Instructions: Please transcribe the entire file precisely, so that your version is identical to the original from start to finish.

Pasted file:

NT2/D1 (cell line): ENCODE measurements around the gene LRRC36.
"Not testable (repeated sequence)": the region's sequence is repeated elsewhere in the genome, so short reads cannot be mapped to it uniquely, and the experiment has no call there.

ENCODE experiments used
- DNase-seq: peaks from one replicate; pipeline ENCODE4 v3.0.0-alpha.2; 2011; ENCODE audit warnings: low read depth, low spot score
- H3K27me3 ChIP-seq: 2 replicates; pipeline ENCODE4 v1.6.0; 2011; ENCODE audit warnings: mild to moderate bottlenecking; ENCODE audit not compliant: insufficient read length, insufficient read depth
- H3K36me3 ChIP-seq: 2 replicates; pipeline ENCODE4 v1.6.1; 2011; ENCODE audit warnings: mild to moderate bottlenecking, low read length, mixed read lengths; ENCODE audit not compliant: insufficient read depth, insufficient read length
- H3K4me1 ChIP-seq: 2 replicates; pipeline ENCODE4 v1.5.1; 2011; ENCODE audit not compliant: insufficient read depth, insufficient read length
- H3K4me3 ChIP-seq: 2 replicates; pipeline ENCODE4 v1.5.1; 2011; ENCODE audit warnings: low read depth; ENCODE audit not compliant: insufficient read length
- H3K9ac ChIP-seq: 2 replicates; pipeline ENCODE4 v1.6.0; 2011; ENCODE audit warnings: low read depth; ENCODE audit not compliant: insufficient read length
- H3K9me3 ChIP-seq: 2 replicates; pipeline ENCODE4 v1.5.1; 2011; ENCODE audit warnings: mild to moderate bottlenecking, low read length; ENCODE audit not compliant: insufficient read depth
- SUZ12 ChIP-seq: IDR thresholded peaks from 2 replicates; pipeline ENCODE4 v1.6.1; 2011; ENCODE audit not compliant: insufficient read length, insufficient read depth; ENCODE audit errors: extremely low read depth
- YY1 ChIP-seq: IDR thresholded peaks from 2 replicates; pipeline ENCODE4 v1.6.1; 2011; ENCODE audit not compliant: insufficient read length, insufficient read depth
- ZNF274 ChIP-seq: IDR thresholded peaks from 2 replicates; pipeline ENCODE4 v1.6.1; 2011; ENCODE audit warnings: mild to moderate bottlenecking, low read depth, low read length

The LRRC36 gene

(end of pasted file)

NT2/D1 (cell line): ENCODE measurements around the gene LRRC36.
"Not testable (repeated sequence)": the region's sequence is repeated elsewhere in the genome, so short reads cannot be mapped to it uniquely, and the experiment has no call there.

ENCODE experiments used
- DNase-seq: peaks from one replicate; pipeline ENCODE4 v3.0.0-alpha.2; 2011; ENCODE audit warnings: low read depth, low spot score
- H3K27me3 ChIP-seq: 2 replicates; pipeline ENCODE4 v1.6.0; 2011; ENCODE audit warnings: mild to moderate bottlenecking; ENCODE audit not compliant: insufficient read length, insufficient read depth
- H3K36me3 ChIP-seq: 2 replicates; pipeline ENCODE4 v1.6.1; 2011; ENCODE audit warnings: mild to moderate bottlenecking, low read length, mixed read lengths; ENCODE audit not compliant: insufficient read depth, insufficient read length
- H3K4me1 ChIP-seq: 2 replicates; pipeline ENCODE4 v1.5.1; 2011; ENCODE audit not compliant: insufficient read depth, insufficient read length
- H3K4me3 ChIP-seq: 2 replicates; pipeline ENCODE4 v1.5.1; 2011; ENCODE audit warnings: low read depth; ENCODE audit not compliant: insufficient read length
- H3K9ac ChIP-seq: 2 replicates; pipeline ENCODE4 v1.6.0; 2011; ENCODE audit warnings: low read depth; ENCODE audit not compliant: insufficient read length
- H3K9me3 ChIP-seq: 2 replicates; pipeline ENCODE4 v1.5.1; 2011; ENCODE audit warnings: mild to moderate bottlenecking, low read length; ENCODE audit not compliant: insufficient read depth
- SUZ12 ChIP-seq: IDR thresholded peaks from 2 replicates; pipeline ENCODE4 v1.6.1; 2011; ENCODE audit not compliant: insufficient read length, insufficient read depth; ENCODE audit errors: extremely low read depth
- YY1 ChIP-seq: IDR thresholded peaks from 2 replicates; pipeline ENCODE4 v1.6.1; 2011; ENCODE audit not compliant: insufficient read length, insufficient read depth
- ZNF274 ChIP-seq: IDR thresholded peaks from 2 replicates; pipeline ENCODE4 v1.6.1; 2011; ENCODE audit warnings: mild to moderate bottlenecking, low read depth, low read length

The LRRC36 gene